Saturday, August 27, 2016

Join us for our Fall Work Day & Cookout, Sept. 24

Join us for a day of outdoor and indoor work projects, prayer, food and fun at the monastery on Saturday, September 24.  Volunteers of all ages and abilities are welcome!  The day begins at 10 a.m., includes lunch, and closes with vespers at 5 p.m. followed by a cookout.  Come at whatever time you are available, and bring a side dish to share if you can.  The monastery is located at 17485 Mumford Rd. Burton, Ohio.  Please RSVP* by Tuesday, September 20, to 440-834-0290 or, so that the appropriate amount of food can be prepared.

*Please RSVP with:
1. The number of adults (include teens) and the number of kids (12 and under)
2. Will you be here for lunch or dinner or both?
3. The dish you plan to bring

Wednesday, August 24, 2016

Announcing: "The Bridegroom's Banquet," Nov. 5!

Last year many enjoyed our first fundraising dinner, the "Mumford & Nuns BBQ," which took place in the summer at the monastery. This year, we invite you to join us for "The Bridegroom's Banquet" on Sat. Nov. 5, 2016, at St. Joseph Byzantine Catholic Church in Brecksville, Ohio.

This year, admission is free! Registration is required, so please check back soon for more information. Adults 21 and older are invited.

Please mark your calendar to join us for an enjoyable evening of prayer, dinner and fellowship. You will have the opportunity to learn more about our life and to support the monastery.

Saturday, August 20, 2016

A talk by Fr. Boniface Hicks: Mercy and the Mother of God

A beautiful talk for the Year of Mercy by Fr. Boniface Hicks, OSB, at the annual pilgrimage to the Shrine of Our Lady of Mariapoch, August 14, 2016. Fr. Boniface talks about the "emptiness" of the Mother of God as the way in which she could be filled with grace and mercy and overflow with mercy for others. This is great news for us who are so empty and broken! 

"When we see her greatness, it's not because she does something that's out of reach of us. She does something that every one of us can do: she's empty, she's open, she's earth that God can plant His mercies in. She has a space that she can't fill, and she doesn't try to--that's our danger: we always try to fill that space with something that's in our own control; we have to let that go. We have to allow ourselves to be poor, and weak, and limited, and broken, and then God can fill us like He fills her.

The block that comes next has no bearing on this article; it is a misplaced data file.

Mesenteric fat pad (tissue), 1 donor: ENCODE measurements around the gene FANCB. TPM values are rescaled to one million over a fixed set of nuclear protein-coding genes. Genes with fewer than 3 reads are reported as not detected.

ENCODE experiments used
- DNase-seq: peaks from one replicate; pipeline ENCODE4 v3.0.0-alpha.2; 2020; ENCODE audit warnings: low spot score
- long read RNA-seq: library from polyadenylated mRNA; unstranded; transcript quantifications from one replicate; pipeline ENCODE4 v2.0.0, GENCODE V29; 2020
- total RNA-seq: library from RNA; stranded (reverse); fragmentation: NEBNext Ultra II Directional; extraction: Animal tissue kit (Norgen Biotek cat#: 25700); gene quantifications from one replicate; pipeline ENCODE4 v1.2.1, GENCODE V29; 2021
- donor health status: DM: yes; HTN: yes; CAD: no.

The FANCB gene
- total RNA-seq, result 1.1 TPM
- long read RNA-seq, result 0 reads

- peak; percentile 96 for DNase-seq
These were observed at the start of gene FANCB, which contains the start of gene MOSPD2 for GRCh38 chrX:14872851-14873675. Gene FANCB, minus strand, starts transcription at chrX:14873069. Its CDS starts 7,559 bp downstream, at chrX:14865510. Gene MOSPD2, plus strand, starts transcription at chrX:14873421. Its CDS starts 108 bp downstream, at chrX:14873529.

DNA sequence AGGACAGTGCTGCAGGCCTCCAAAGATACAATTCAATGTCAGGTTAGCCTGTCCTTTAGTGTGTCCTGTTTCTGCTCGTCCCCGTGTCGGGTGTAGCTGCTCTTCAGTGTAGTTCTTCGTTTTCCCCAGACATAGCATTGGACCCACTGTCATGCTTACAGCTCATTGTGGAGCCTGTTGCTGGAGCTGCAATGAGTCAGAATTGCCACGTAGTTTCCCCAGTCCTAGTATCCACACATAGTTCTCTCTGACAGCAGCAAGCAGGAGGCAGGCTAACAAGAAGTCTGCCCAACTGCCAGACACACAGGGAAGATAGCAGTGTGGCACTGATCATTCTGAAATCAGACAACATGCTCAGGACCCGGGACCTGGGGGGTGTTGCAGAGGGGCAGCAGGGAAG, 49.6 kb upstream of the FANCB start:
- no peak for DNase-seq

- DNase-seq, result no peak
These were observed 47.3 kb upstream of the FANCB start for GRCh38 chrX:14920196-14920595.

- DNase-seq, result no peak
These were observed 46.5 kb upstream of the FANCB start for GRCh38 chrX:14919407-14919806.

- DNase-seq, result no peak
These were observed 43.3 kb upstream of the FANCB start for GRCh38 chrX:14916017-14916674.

He shows us precisely what He wants us to be: empty and filled with His love, that we may also become a fount of His mercies, pure earth which pour forth His abundant mercies. What God shows us in our Lady is precisely what He is making us into: not a porcelain statue distant from us and unachievable, but something that's more like falling than like flying...something that looks more like dying than like rising. Our job is to die, His job is to raise us up again, and that's what our Lady demonstrates for us in her Dormition...."

Monday, August 15, 2016

Happy Feast of the Dormition!

Today we celebrate the great Feast of the Dormition (falling asleep) of the Mother of God. This morning, pilgrims who were camping out after the annual pilgrimage to the Shrine of Our Lady of Mariapoch joined us for Matins (morning prayer) with the burial procession and Divine Liturgy. It was a beautiful 3-hour marathon of a celebration! During the burial procession with the shroud of the Mother of God, we chant verses from the Song of Songs. When we come back inside the chapel and place the shroud on the tomb, we then sing the "stations" at her tomb, similar to the stations sung during Jerusalem Matins on Great and Holy Saturday. Here is one beautiful line from the second station: